Etiquette tip while chatting with someone over food:
Let’s say that you’re meeting with a friend for brunch. You order Eggs Benedict, she orders banana pancakes. During your chat, you bring the cup of water to your lips. Just as you’re about to take a sip she asks you a question. You answer your question with your mouth right over the glass.
Please don’t do that. Take the time to take a drink of water, put your glass down, then answer the question. Time isn’t so pressing that you need to answer it right as you’re taking a drink. This behavior indicates that you are so pressed for time that you can’t slow down and enjoy the moment. Talking into your glass muffles your response so that she can’t hear you. It makes conversation more difficult.
Also, use a straw when you can. Those glasses aren’t always cleaned well.
It is now 12:13 AM on 12/31/12 here. It is officially New Year’s Eve.
I’d like to write a reflection on this whole year to date later, but first I want to say something about this time of year. I hear people greet each other at this time with “Happy New Year!” in preparation for the season to come. There is certainly excitement about this time; we all face this new year with anticipation of blessings and good things (as well as unforeseen difficulties and trials.) We are all looking forward to what lies ahead.
Yet this is also an apt moment for reflection upon the previous year. While it is true that we live life day by day, experiencing every moment as it comes, we also have the privilege of memory and wisdom to guide us in examining and learning from the past. We can celebrate the previous year; even with all the hardships and obstacles, we have lived and have grown. In fact, it would be amiss for us to neglect this chance to consider the past twelve months, for before long age will cause our memories to fail us.
So Happy New Year, of course, but also Happy Year’s End. We’ve made it.
When someone else is engaged in conversation, don’t interrupt unless necessary.
A few weeks ago I was working in the church office on the Christmas Party. I asked someone there for some help in brainstorming ideas for food. As we started talking, another person asked me a question related to another project that would take place later that day. I responded, “Excuse me, I’m talking with this person right now. Would it be alright if I answer your question later?” He looked embarrassed and sheepishly said yes.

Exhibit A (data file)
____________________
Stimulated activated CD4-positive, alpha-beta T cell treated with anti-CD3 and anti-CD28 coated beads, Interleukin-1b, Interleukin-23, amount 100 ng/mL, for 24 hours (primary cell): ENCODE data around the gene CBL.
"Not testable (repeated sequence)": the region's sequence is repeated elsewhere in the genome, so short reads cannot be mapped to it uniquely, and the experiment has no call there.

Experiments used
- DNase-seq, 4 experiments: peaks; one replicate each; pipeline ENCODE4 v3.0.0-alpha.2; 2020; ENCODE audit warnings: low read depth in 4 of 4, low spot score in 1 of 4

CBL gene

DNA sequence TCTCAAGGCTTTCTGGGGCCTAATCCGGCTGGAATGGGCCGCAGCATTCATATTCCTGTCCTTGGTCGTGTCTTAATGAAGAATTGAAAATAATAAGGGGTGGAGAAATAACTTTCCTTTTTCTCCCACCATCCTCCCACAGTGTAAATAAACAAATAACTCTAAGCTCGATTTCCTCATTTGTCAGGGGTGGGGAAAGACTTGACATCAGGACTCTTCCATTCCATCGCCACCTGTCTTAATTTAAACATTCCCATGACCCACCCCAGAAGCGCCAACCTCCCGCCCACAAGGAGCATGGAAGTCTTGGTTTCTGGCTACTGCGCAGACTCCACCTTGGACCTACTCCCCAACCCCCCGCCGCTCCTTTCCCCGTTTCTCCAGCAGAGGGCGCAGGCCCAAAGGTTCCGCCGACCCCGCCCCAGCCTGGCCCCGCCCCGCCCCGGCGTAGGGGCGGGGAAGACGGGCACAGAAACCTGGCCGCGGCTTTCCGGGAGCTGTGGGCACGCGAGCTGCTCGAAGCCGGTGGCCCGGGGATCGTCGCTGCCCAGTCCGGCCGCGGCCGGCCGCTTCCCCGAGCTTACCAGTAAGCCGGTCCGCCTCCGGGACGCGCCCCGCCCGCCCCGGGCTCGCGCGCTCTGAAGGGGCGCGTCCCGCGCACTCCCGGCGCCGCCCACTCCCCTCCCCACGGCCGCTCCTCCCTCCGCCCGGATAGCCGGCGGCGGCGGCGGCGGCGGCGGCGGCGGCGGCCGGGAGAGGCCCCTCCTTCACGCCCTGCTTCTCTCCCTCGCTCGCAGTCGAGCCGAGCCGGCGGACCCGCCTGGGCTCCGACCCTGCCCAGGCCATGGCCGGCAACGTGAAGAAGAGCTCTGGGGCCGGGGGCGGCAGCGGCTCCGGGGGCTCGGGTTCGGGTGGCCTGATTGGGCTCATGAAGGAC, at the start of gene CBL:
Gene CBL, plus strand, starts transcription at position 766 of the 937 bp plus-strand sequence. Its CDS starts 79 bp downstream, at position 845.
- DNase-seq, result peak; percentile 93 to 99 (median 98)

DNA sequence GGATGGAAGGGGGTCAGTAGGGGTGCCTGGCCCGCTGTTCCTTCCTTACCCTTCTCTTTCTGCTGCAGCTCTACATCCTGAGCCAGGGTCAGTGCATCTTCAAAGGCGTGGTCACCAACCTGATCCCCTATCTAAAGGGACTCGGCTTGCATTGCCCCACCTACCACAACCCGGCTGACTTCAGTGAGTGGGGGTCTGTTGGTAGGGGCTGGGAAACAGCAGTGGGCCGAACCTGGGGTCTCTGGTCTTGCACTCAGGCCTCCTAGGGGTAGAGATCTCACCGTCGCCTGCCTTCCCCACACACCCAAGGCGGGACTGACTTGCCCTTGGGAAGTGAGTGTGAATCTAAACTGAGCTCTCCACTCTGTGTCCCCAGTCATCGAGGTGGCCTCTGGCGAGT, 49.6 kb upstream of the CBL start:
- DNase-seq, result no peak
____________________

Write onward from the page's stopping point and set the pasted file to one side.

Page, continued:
Please be considerate and not interrupt another person’s conversation. If you do need to interrupt, do so graciously. Don’t simply barge in with “Hey, what do you think of this?”
Bear in mind that when people come to your place, you are a host. Whether it is your home, your school, or your workplace, anytime you have a guest with you, you are hosting them. Tell them where the restrooms are, offer them something to drink, sit down and chat with them.
Of our closest friends and companions, we may say “Well, they’re like family! I don’t need to offer them anything because they know that what I have is theirs.” True as this statement may be, it can be used as an excuse for our own lack of thoughtfulness and initiative in extending hospitality. Calling someone family should not be a cover for laziness.
Take the extra step. Be hospitable to your guests. It’s only considerate.
If you are at a restaurant with a cloth or very sturdy paper napkin:
Don’t unfold it and cover your lap. It’s not an apron, after all, and what you’re communicating is that you’re not competent enough in using silverware to keep food from splattering on your clothes. Definitely don’t tuck it into your shirt as a bib, unless you wish to be treated as an infant for the duration of the meal.
Keep it folded neatly on your lap. When using it, unfold it and use the fold for your lips. The goal is to keep the used part of your napkin unseen. Your neighbors on either side of you at the table would rather not see stains of the marinara sauce or blueberry compote spotting your napkin.
Dab, don’t wipe or smear. Wiping may have the unfortunate effect of getting the food onto the rest of your face and damaging your lipstick (if you’re wearing).